Braggs said :

Maya123 said :

Braggs said :

This is the most over-regulated, politically correct jurisdiction in the country…not really much more I can say really. 🙂

But there is. You could give examples of regulations that we have and no other parts of the country have. Please do.

*yawn* plastic bags…

Other places in Australia have plastic bag prohibition

Braggs 3:36 pm 03 Jan 15

Maya123 said :

Braggs said :

This is the most over-regulated, politically correct jurisdiction in the country…not really much more I can say really. 🙂

But there is. You could give examples of regulations that we have and no other parts of the country have. Please do.

*yawn* plastic bags…

Steven Bailey 11:59 am 28 Dec 14

Maya123 said :

Living in the suburbs has improved since there were tighter dog laws. Years ago when I moved into a house in Narrabundah, regularly a mixed pack of medium and large dogs would romp down the street, coming from where I don’t know, fouling the front gardens and endangering residents. Most had no collars. I put up with them for about eleven months before I finally rang the dog catcher and they were taken care of. While those dogs roamed the neighbourhood it wasn’t safe to be in the front yard, and regularly, after cleaning up my lawn the night before, I would go out and find that every dog had again fouled it.
I worked with someone who used to happily say how he let his dog roam. His attitude, no harm in that. I said his dogs were no doubt pooing on people’s lawns and the like, but he dismissed that as unimportant. But little did I know it was far worse than that. His roaming dog, (which the owner dismissed any negative comments about allowing this), in the company of another dog, was shot while attacking sheep belonging to the CSIRO. The owner of the other dog was located, because it had a collar, but this owner got away with it, because his dog didn’t. Microchipping would not have allowed him to get away.
And if you love a dog surely you want it back, if it gets lost, like my neighbours senile dog, that got picked up by the pound several suburbs away.

I totally agree Maya that dogs shouldn’t be allowed to roam freely without the control and care of their owners.

Masquara 10:50 am 28 Dec 14

Steven, as a smalltime-capitalist-sex-industry advocate, which if any controls over the sex industry do you regard as “nanny state”? 18-year-old age requirement? Condom use? I’d argue that 18 is probably too young and exploitable to make a decision around whether to participate in sex work, regardless of other areas of life where it’s a coming of age. Or do you endorse having strict regulations and oversight around sex industry activities?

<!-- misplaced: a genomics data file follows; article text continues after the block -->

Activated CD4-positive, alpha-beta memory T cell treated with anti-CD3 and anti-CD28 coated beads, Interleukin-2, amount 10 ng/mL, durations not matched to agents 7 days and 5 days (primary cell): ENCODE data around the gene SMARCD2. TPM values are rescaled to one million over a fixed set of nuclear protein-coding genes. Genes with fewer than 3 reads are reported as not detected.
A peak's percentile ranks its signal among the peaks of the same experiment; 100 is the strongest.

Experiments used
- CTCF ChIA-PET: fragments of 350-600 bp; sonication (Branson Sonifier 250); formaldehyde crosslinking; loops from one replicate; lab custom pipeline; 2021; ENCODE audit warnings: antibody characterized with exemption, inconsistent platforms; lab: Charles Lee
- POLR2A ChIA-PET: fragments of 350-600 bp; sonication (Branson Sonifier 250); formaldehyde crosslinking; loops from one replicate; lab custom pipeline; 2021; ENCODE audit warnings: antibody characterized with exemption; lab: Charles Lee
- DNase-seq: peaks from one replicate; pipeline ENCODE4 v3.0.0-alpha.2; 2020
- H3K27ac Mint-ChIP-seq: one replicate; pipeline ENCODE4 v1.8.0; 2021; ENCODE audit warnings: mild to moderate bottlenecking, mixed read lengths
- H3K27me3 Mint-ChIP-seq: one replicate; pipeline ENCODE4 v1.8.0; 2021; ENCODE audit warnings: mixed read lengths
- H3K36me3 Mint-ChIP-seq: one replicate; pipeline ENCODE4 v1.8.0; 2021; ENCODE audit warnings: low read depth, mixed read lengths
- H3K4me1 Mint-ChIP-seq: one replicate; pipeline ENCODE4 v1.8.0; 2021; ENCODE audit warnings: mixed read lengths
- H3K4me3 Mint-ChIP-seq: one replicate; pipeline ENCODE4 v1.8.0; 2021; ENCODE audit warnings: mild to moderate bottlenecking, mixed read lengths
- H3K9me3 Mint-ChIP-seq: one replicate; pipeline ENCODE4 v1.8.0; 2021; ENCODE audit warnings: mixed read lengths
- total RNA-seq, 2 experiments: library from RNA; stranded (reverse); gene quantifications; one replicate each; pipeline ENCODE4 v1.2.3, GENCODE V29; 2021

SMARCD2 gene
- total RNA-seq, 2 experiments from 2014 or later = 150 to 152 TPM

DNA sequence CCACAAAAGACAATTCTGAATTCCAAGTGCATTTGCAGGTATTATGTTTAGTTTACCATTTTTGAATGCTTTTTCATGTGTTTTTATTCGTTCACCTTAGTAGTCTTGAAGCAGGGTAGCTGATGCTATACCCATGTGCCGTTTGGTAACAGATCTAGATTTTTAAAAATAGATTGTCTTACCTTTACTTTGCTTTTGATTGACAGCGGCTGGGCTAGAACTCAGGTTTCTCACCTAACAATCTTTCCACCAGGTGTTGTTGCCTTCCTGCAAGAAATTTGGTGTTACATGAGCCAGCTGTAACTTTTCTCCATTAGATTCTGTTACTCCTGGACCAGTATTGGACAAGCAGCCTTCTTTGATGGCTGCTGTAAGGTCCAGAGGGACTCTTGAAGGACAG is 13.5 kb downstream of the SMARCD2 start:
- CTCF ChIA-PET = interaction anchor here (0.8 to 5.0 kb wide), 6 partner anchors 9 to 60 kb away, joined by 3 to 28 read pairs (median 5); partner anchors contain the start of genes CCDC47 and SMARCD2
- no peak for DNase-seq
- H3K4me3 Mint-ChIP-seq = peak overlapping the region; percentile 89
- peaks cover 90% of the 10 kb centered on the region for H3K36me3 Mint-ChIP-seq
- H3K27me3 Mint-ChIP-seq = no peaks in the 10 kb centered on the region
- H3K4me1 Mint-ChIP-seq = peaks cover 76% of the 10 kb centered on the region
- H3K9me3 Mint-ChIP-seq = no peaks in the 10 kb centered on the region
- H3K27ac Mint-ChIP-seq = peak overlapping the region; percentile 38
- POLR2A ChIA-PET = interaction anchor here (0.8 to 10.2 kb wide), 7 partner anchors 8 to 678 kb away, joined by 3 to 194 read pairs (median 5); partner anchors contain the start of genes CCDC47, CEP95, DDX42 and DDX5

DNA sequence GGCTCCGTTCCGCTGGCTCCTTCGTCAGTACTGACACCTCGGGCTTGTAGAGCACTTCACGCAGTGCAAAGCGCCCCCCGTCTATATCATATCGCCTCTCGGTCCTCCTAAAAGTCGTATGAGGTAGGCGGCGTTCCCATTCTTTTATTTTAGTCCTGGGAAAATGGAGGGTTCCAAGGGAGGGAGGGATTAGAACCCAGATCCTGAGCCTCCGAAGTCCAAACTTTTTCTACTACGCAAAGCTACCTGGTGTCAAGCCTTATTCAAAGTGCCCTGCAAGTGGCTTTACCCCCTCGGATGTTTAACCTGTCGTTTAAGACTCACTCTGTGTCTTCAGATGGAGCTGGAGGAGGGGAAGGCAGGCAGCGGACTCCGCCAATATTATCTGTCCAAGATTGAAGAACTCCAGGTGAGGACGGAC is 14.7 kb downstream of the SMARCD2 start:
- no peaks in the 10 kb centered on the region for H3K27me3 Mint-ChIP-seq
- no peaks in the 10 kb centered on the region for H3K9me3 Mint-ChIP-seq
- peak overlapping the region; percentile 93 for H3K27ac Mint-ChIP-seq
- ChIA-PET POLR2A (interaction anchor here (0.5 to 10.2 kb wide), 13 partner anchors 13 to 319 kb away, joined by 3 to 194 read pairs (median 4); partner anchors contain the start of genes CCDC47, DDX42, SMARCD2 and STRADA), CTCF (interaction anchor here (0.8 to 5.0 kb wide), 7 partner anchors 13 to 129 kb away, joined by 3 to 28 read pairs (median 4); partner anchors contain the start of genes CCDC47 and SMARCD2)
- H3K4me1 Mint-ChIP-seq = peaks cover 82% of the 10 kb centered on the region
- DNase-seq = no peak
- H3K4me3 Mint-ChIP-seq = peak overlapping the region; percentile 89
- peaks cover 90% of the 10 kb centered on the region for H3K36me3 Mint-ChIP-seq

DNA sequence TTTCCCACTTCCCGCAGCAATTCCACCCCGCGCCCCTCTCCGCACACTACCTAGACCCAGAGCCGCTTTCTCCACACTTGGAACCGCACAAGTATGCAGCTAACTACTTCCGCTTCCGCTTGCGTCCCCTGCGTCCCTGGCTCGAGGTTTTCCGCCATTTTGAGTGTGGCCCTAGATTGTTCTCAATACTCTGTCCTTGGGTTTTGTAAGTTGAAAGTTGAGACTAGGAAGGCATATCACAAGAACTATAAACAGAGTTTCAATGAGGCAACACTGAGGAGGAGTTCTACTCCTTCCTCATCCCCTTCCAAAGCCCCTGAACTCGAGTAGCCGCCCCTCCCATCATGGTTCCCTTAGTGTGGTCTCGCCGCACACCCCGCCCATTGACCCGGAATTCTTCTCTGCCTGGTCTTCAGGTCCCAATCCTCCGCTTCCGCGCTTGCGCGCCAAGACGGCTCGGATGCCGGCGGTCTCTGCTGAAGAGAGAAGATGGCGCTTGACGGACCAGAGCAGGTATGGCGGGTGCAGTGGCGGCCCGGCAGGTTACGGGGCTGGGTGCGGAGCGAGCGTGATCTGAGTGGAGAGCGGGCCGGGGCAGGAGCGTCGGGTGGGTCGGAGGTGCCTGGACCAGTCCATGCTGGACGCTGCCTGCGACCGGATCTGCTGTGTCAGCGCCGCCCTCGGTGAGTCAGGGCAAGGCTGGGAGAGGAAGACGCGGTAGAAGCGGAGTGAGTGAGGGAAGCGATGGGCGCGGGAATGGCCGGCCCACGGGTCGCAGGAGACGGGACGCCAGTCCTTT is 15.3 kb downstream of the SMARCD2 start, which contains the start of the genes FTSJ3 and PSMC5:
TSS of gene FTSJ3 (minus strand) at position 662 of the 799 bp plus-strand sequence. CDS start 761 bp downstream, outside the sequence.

Aeek 11:54 pm 27 Dec 14

Too many people shouldn’t have leashes either, two with the nylon extenders really stand out.

A woman used to walk the path past The (horse) Farm with her small dog at full extension and the leash tied around her waist. She even let the dog cross the T intersection next to the tunnel. Lethal potential.

A man on a beachside shared path (ok, not canberra) let his small dog wrap the cord around my leg. Then he said sorry! Afterwards I realised the nylon had cut my skin drawing blood.

wildturkeycanoe 5:44 pm 27 Dec 14

Queen_of_the_Bun said :

I used to have a rescue dog who had been terribly abused for her first five years and as a result was a total fear biter. Unfortunately, she was also a big strong powerful ridgeback. We did classes at the RSPCA and managed her socialisation with other people and animals very carefully – walking her at times when we were least likely to run into other dogs and in places where other dogs should have been on a leash. We also got a companion puppy (another rescue dog) for her to dominate/play with and they became best friends.

However, I cannot tell you the number of idiot dog owners who would let their unleashed dogs run straight up to us. They’d say “don’t worry, he/she’s friendly” and I would say “Sorry, she’s not”. Most times we managed okay – however, twice my dog attacked the unleashed dog, leading to blood and vet bills for both dogs which I paid, despite the other dog’s owner breaking the law by not controlling their dog on a leash.